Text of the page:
fear cycle

What’s wrong with us, or our minds, that so many of us live in this debilitated, unreal state, not present, alive, now, in the moment? My sense is that our brains have grown too large and complex for our own good.

The mind evolved, according to a theory espoused by Stewart and Cohen, as a ‘feature detection’ system, for the collective benefit of our body’s constituent cells and organs, the ‘creature’ that is us; the ability to recognize and react to different ‘features’ of the ‘real’ world was evolutionarily selected for. But this evolution had an unintended consequence: eventually this feature detection system began to confuse its representation of these ‘features’ (figments of reality) with reality (akin to confusing a map with the territory) and began to confuse its ‘self” (the feature detection system) with the constituent cells and organs (the creature) it evolved to serve, ‘believing’ that this ‘self’ was real. Stewart and Cohen (in Figments of Reality (http://howtosavetheworld NULL.ca/2005/12/30/figments-of-reality-and-the-theatre-of-the-mind-part-two-of-three/)) explain it this way:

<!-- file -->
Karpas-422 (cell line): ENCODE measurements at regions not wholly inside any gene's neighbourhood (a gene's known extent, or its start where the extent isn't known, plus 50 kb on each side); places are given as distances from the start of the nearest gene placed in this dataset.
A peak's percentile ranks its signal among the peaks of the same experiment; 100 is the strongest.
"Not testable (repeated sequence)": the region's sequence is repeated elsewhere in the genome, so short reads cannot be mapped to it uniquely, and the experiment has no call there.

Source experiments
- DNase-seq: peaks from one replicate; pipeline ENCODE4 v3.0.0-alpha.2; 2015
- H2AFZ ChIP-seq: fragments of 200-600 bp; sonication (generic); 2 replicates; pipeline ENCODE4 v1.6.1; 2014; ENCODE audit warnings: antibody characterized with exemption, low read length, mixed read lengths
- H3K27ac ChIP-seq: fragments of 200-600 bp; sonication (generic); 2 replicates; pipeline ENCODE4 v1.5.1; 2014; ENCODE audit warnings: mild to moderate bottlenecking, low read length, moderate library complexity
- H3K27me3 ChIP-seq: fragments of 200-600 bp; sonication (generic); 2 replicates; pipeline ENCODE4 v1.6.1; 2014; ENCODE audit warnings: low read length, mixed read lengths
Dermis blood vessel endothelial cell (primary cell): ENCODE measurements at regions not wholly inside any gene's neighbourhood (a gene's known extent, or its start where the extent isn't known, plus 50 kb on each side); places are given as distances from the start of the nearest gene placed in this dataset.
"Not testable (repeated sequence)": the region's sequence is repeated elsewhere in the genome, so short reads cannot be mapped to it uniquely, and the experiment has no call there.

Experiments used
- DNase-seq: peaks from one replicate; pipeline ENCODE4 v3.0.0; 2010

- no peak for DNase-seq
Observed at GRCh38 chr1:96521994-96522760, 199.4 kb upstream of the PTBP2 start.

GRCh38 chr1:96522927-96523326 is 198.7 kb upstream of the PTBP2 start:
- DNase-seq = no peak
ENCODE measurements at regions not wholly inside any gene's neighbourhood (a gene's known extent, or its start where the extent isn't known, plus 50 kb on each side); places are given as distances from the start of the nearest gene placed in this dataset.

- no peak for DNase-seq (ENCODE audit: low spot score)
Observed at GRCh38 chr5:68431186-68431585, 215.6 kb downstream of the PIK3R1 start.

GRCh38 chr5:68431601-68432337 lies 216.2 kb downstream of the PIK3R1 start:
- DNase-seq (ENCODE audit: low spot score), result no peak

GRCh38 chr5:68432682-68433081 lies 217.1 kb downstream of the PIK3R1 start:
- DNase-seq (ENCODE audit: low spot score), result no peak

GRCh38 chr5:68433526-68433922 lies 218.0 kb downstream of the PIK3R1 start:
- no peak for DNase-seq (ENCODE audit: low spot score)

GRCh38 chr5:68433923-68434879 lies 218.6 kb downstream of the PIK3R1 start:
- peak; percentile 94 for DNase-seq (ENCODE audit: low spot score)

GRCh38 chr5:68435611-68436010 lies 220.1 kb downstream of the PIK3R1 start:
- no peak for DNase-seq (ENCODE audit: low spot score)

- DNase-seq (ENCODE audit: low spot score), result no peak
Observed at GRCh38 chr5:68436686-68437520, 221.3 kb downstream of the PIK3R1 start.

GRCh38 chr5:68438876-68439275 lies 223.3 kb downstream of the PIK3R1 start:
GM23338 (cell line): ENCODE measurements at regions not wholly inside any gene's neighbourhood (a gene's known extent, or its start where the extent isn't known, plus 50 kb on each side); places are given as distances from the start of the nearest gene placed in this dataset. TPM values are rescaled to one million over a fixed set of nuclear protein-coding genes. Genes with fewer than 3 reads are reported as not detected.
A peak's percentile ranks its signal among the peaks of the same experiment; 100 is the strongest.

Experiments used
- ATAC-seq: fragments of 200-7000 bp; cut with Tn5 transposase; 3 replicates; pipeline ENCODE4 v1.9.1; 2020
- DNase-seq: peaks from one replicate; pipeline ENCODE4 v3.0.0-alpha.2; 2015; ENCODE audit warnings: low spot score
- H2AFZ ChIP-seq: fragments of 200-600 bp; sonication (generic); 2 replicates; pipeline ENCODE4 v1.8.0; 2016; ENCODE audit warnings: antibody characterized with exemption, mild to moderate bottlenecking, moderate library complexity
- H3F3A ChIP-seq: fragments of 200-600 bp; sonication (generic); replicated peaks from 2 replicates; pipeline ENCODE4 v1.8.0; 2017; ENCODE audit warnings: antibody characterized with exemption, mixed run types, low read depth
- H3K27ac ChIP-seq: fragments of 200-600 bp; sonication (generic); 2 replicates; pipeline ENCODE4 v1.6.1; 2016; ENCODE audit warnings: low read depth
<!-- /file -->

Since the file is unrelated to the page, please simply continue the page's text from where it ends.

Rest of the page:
Our minds lead a dual existence… It is a duality of interpretations, just as a map can be a sheet of paper but represent a world. Features of the outside world are converted, via our senses, into ‘figments’ in our brains. On one level (brain) these are ordinary real-world processes involving chemicals, electrons, whatever; but simultaneously on another level (mind) they are mental maps of a very different order of reality, [representations of] tigers and cows and people’s faces. This kind of two-level feedback… provides a key to the curious ‘dual’ nature of brain/mind. For example, why does the real world seem so vivid? Why does red look so utterly different from green – and yet why do we find it impossible to imagine a colour that is different from the standard repertoire? Why is touch so sensual, why is pain so immediate, impossible to ignore, and just plain nasty?